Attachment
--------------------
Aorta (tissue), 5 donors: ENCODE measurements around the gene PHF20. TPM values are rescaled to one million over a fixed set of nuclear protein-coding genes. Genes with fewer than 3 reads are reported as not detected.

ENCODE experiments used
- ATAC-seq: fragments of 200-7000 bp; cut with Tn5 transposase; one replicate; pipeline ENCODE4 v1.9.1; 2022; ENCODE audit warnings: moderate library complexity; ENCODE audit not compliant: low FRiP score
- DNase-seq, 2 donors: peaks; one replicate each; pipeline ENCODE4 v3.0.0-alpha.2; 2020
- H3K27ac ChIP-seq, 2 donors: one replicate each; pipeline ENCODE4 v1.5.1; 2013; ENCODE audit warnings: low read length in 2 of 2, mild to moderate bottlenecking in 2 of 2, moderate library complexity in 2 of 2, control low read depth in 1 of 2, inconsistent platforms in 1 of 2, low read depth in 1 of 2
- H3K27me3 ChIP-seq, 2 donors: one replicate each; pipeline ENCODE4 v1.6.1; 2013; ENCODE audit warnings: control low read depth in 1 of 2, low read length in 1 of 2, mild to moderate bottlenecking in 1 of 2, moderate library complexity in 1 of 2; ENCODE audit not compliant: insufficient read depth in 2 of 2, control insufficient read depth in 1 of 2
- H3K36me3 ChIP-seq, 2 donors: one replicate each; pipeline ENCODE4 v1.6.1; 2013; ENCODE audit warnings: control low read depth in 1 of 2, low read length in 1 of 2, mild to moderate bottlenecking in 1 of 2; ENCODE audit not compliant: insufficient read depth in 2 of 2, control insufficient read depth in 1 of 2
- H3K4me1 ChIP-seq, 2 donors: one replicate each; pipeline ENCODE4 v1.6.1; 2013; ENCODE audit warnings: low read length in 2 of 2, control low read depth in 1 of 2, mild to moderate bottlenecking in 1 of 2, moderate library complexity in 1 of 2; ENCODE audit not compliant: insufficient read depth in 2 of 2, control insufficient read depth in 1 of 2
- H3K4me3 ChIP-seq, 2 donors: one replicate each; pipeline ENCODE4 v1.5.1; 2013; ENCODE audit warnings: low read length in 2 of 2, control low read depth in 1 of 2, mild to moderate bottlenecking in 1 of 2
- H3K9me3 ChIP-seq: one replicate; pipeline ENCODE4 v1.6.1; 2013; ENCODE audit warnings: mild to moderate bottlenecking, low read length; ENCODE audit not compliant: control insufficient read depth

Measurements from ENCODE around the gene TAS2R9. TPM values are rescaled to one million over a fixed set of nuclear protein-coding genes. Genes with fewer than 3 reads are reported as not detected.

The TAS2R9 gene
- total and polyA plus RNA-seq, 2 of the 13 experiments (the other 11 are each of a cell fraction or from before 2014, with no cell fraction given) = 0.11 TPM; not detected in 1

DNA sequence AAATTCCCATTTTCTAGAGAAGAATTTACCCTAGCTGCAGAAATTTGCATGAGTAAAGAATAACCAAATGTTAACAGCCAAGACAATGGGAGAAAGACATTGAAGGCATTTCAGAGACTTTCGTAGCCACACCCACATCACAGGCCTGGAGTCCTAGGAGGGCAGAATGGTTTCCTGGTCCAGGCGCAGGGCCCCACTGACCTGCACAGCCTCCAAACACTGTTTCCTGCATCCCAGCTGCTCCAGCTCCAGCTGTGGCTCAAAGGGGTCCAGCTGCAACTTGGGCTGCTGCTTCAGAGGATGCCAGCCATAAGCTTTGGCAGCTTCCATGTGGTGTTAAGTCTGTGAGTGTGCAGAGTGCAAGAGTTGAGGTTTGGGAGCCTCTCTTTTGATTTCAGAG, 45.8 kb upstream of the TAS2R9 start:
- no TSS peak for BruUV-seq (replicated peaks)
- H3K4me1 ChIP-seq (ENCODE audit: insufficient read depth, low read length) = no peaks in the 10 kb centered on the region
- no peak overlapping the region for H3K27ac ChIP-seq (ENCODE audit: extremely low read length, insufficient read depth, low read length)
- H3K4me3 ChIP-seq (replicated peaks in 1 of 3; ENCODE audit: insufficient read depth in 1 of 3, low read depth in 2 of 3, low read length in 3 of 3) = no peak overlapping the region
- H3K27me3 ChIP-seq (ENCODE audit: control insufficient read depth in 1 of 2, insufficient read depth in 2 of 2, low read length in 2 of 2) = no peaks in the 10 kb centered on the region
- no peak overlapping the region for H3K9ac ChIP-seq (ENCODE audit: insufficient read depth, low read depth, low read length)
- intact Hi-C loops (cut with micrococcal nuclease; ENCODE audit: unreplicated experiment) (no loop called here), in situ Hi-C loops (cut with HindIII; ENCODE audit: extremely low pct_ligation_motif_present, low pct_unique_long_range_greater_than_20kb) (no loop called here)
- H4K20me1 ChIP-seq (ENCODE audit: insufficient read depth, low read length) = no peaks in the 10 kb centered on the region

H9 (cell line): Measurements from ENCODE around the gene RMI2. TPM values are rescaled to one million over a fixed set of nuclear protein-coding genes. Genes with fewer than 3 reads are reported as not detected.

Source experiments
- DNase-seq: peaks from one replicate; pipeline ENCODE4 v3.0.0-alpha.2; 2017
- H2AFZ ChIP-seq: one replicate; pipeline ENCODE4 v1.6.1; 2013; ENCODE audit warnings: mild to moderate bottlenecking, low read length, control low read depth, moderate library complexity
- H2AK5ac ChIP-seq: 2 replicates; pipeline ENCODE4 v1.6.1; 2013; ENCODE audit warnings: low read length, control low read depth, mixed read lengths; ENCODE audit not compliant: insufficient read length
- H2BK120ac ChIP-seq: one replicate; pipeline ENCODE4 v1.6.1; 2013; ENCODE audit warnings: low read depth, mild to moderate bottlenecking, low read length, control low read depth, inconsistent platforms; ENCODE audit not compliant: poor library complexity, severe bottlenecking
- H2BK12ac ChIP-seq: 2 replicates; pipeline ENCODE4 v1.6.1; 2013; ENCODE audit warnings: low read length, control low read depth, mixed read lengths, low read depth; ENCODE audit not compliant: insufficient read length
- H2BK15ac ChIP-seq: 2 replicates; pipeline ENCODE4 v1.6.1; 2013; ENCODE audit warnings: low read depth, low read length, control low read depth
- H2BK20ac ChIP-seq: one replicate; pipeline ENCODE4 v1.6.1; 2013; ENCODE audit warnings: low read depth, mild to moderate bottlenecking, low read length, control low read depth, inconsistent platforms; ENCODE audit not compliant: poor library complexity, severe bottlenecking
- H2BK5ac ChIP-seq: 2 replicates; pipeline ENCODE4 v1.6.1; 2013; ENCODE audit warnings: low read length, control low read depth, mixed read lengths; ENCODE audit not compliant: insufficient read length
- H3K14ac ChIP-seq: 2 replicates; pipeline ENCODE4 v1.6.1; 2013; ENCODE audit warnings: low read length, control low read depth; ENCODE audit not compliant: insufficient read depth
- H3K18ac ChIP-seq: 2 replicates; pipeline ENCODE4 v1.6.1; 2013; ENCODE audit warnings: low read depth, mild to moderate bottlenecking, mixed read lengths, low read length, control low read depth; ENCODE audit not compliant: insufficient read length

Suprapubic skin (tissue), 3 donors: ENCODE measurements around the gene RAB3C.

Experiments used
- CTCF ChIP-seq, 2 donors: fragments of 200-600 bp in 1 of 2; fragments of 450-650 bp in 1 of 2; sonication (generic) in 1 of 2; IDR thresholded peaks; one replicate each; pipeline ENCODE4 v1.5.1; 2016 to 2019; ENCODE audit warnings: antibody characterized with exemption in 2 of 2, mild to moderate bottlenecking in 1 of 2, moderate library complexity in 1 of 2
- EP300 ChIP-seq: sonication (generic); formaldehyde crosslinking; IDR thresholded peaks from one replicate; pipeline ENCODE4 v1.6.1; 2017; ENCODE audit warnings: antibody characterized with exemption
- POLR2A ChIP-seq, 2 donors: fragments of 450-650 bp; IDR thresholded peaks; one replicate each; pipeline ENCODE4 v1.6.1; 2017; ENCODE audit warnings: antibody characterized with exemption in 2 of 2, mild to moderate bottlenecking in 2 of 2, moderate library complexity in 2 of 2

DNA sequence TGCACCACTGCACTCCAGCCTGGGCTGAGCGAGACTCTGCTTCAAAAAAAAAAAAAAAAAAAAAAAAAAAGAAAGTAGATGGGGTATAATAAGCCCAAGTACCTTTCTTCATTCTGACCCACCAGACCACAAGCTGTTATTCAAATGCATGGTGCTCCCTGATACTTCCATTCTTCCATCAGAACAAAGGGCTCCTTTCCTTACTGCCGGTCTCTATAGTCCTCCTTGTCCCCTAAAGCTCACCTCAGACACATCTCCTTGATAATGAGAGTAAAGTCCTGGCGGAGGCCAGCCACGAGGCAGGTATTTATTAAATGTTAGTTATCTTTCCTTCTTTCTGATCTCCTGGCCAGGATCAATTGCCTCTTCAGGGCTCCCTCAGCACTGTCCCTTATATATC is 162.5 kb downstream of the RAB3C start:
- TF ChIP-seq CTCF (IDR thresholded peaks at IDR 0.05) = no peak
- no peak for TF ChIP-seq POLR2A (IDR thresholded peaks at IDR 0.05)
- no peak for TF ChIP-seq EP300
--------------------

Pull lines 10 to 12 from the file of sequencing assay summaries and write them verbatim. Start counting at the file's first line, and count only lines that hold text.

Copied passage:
- H3K9me3 ChIP-seq: one replicate; pipeline ENCODE4 v1.6.1; 2013; ENCODE audit warnings: mild to moderate bottlenecking, low read length; ENCODE audit not compliant: control insufficient read depth

Measurements from ENCODE around the gene TAS2R9. TPM values are rescaled to one million over a fixed set of nuclear protein-coding genes. Genes with fewer than 3 reads are reported as not detected.

The TAS2R9 gene